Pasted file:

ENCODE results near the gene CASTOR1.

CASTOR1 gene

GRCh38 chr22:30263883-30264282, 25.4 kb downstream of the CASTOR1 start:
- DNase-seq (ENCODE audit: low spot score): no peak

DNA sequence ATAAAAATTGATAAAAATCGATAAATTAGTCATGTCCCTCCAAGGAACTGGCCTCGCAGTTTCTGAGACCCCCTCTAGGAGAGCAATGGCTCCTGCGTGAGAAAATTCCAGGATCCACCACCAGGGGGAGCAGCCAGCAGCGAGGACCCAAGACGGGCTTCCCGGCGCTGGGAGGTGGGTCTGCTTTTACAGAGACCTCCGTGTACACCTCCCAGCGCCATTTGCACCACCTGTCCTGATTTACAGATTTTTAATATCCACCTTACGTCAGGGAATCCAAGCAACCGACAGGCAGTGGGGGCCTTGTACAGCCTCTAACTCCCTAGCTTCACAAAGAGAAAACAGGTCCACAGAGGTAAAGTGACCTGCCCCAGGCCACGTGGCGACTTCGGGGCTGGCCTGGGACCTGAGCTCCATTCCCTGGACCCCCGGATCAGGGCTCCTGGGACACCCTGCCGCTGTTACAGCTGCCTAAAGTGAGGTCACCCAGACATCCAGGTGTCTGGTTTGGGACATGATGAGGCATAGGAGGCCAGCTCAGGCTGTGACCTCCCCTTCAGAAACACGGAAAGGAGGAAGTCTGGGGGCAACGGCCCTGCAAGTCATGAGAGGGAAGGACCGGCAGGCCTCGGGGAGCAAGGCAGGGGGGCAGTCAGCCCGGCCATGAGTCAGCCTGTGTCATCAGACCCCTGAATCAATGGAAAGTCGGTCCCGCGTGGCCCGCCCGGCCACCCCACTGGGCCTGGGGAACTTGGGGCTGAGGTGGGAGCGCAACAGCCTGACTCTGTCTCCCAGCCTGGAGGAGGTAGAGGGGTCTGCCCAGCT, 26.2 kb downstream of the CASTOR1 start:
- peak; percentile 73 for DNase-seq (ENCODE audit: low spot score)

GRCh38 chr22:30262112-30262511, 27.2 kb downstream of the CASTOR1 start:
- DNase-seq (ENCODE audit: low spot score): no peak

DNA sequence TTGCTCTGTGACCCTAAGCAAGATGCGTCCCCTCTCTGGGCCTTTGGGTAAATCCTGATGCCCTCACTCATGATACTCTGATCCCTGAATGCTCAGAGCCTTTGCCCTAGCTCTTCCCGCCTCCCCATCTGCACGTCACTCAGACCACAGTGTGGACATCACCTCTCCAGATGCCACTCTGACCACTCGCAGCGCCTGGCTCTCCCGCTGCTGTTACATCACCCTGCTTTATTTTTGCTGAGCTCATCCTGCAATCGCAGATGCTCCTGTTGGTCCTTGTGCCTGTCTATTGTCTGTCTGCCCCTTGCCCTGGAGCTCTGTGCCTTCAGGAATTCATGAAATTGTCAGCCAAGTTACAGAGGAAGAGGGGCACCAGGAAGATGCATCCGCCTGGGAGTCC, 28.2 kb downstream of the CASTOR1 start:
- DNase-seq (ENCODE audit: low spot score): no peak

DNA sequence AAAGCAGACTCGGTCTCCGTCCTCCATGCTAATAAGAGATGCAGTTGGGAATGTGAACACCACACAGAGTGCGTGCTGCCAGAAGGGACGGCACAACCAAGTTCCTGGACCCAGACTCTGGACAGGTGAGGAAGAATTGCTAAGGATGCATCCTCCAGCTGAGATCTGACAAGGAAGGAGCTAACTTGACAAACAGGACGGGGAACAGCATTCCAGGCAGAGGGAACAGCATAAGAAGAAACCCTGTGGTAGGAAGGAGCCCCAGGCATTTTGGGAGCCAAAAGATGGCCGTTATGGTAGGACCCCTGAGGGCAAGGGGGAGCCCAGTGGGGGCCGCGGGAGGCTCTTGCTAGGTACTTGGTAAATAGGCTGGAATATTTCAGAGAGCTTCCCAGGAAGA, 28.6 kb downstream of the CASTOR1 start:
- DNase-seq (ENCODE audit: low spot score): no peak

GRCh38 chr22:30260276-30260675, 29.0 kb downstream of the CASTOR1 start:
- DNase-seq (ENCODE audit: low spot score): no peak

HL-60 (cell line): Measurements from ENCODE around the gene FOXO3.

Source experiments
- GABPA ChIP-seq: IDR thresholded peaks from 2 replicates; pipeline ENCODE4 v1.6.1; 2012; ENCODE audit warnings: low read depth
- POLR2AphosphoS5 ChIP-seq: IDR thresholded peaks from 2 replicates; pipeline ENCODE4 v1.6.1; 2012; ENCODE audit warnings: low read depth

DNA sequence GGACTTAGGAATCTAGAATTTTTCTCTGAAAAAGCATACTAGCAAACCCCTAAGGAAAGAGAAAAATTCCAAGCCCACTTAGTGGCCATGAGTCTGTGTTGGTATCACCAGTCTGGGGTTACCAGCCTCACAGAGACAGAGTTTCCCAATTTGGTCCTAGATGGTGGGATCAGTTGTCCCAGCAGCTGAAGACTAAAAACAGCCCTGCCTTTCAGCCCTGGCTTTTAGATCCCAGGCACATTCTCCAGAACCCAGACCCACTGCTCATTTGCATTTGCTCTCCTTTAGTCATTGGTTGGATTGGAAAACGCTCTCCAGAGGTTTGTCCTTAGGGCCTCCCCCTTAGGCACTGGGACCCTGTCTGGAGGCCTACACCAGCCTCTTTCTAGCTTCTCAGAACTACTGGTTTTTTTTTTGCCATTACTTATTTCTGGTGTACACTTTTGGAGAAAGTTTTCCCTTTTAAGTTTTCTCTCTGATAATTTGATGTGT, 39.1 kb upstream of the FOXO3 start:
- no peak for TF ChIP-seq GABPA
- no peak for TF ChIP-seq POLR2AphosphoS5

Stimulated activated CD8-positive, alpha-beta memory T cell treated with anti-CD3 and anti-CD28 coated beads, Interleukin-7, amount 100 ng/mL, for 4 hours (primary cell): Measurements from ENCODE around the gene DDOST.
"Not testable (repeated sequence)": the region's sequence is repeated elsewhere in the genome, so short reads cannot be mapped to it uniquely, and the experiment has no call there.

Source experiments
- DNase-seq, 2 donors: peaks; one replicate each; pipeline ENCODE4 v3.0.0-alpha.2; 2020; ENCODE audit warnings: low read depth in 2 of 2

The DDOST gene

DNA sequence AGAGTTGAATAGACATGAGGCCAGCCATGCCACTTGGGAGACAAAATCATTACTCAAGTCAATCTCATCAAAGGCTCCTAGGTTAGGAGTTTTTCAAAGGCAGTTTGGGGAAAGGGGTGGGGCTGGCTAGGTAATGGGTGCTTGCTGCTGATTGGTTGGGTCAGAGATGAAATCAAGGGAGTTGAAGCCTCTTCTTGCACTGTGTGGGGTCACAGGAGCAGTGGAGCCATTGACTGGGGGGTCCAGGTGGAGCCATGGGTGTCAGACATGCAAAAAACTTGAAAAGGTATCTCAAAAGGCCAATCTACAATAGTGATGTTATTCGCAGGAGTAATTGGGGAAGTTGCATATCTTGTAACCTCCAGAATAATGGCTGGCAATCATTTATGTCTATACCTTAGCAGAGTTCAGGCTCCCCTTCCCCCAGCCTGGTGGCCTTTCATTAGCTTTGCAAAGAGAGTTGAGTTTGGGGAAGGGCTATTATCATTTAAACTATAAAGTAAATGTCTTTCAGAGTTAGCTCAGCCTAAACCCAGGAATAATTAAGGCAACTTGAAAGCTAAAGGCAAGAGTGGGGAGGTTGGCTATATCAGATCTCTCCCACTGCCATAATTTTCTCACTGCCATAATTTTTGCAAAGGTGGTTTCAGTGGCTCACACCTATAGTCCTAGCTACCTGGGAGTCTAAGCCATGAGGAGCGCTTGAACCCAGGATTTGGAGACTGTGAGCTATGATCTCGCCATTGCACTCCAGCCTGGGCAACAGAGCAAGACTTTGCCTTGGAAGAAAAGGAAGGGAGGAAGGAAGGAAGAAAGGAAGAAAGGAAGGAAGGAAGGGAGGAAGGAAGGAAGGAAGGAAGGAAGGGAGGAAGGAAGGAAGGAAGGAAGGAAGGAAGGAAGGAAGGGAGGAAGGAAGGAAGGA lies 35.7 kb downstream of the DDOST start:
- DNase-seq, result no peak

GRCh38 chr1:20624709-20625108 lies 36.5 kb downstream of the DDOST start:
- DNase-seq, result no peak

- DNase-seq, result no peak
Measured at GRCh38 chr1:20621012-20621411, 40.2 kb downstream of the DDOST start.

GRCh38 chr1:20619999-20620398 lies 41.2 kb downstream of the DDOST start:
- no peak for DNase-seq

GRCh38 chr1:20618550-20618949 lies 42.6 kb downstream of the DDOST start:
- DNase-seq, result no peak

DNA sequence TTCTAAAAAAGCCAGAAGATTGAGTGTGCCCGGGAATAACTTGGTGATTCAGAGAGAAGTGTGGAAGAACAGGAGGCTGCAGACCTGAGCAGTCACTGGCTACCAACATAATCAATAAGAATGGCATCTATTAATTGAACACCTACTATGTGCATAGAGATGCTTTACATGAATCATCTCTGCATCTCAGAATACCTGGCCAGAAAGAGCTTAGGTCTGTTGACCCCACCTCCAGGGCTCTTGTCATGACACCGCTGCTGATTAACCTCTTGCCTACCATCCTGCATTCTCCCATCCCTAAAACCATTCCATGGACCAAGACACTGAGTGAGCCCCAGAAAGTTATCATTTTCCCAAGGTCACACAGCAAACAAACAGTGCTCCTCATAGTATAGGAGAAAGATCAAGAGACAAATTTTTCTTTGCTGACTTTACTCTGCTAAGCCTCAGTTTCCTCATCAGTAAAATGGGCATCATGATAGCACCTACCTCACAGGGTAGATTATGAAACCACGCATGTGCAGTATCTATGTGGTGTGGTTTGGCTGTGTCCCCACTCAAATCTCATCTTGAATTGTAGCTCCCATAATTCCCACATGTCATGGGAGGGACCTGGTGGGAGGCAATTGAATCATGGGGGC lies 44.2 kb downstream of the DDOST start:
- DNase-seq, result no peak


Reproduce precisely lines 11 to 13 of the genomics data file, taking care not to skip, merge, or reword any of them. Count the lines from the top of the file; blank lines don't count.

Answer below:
DNA sequence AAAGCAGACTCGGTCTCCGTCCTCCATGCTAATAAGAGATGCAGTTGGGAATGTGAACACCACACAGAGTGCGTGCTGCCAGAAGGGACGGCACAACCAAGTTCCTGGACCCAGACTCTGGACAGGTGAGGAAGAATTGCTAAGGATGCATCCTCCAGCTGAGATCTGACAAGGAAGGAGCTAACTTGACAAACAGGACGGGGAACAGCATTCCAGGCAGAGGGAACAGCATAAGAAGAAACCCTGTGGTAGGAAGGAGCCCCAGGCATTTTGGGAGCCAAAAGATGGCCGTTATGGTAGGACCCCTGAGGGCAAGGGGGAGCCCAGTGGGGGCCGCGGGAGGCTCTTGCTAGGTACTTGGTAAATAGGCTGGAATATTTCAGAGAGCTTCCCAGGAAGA, 28.6 kb downstream of the CASTOR1 start:
- DNase-seq (ENCODE audit: low spot score): no peak

GRCh38 chr22:30260276-30260675, 29.0 kb downstream of the CASTOR1 start: